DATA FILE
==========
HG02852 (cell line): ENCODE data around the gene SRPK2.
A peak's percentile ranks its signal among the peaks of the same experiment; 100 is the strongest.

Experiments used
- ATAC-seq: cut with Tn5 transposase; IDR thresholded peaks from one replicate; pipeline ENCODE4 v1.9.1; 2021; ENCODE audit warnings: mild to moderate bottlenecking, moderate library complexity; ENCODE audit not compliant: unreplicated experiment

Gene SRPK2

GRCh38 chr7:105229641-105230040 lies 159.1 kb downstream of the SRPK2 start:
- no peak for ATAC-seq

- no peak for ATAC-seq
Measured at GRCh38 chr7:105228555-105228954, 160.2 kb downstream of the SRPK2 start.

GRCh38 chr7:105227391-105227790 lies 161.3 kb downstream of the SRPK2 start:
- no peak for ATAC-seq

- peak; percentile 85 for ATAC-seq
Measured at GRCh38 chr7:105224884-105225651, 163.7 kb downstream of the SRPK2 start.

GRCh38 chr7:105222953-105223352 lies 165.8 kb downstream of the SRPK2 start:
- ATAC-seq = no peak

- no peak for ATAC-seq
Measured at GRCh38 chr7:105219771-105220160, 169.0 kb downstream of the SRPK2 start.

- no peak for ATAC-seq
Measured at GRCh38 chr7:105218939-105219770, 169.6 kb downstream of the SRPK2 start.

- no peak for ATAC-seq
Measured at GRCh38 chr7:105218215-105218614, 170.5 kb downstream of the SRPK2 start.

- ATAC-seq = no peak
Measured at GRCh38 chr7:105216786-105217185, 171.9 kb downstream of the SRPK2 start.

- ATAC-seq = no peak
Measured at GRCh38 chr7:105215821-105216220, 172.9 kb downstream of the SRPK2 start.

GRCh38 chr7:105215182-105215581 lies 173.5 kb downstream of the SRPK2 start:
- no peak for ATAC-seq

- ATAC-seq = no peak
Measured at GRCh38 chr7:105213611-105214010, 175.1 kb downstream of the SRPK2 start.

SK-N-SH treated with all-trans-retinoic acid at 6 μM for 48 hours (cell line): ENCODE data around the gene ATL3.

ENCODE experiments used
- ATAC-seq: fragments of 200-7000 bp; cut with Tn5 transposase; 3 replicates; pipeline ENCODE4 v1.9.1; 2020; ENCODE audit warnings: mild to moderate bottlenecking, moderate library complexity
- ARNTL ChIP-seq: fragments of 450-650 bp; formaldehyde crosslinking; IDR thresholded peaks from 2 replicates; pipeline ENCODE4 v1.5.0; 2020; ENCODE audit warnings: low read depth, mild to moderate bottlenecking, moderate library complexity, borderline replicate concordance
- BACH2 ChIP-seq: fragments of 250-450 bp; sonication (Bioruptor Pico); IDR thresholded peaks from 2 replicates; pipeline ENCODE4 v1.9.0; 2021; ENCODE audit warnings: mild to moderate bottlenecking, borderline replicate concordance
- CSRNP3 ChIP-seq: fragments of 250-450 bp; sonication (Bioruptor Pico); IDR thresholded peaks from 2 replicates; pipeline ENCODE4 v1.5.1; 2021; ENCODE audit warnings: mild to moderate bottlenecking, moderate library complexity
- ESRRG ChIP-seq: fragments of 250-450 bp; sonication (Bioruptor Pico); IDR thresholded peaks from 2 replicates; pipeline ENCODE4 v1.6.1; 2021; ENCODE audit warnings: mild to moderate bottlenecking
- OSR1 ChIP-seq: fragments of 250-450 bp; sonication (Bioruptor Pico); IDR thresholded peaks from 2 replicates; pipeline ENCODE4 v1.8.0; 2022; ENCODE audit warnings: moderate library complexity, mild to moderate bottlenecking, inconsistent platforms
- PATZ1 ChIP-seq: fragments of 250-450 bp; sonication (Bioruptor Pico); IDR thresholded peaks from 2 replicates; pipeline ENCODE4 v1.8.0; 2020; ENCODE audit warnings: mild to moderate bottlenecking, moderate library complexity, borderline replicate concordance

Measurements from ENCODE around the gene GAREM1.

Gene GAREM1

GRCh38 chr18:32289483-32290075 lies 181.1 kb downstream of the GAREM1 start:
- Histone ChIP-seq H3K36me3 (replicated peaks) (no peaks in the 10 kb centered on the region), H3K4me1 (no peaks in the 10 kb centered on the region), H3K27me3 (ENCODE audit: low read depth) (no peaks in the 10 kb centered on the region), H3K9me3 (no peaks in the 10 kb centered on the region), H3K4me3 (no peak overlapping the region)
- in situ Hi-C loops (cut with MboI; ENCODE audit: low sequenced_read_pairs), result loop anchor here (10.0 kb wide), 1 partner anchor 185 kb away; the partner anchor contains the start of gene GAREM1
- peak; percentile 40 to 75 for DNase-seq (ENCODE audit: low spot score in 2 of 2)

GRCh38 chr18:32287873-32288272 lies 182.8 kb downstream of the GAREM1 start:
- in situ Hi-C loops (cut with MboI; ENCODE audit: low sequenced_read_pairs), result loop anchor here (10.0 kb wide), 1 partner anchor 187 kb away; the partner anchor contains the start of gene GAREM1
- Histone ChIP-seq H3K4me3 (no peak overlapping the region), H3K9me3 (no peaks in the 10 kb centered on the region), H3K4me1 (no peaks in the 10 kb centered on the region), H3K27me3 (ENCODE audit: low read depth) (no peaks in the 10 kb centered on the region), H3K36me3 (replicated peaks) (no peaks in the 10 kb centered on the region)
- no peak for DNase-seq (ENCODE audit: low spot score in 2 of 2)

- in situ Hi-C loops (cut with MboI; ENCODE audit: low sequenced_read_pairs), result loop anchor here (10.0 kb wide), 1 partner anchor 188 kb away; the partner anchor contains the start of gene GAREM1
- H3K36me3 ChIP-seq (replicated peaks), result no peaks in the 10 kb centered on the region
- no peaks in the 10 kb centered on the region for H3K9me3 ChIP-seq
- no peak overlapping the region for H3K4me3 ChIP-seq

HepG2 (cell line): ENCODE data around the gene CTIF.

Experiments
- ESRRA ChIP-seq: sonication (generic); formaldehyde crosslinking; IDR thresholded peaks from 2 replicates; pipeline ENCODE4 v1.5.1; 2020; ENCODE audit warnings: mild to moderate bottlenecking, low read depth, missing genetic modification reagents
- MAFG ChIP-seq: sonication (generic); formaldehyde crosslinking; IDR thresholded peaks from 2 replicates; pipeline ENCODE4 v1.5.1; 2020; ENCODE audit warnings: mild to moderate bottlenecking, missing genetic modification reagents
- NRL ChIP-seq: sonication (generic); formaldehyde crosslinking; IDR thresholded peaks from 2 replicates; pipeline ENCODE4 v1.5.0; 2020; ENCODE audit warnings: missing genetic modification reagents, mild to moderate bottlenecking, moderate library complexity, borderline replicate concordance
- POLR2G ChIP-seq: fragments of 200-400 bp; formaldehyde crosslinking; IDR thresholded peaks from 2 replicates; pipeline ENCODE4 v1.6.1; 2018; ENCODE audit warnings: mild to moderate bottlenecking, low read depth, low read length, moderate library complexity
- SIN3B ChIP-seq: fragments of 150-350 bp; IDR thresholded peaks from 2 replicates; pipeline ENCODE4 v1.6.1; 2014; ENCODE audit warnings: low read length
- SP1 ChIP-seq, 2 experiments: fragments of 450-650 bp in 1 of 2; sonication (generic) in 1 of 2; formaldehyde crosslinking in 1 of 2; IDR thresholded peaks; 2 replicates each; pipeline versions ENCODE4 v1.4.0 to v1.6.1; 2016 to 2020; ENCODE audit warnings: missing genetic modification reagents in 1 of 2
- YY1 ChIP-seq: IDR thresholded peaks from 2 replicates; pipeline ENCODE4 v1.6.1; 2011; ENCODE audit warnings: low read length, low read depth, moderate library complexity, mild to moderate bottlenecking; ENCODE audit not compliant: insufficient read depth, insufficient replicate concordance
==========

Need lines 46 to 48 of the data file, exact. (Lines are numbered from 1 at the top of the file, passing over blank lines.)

- in situ Hi-C loops (cut with MboI; ENCODE audit: low sequenced_read_pairs), result loop anchor here (10.0 kb wide), 1 partner anchor 187 kb away; the partner anchor contains the start of gene GAREM1
- Histone ChIP-seq H3K4me3 (no peak overlapping the region), H3K9me3 (no peaks in the 10 kb centered on the region), H3K4me1 (no peaks in the 10 kb centered on the region), H3K27me3 (ENCODE audit: low read depth) (no peaks in the 10 kb centered on the region), H3K36me3 (replicated peaks) (no peaks in the 10 kb centered on the region)
- no peak for DNase-seq (ENCODE audit: low spot score in 2 of 2)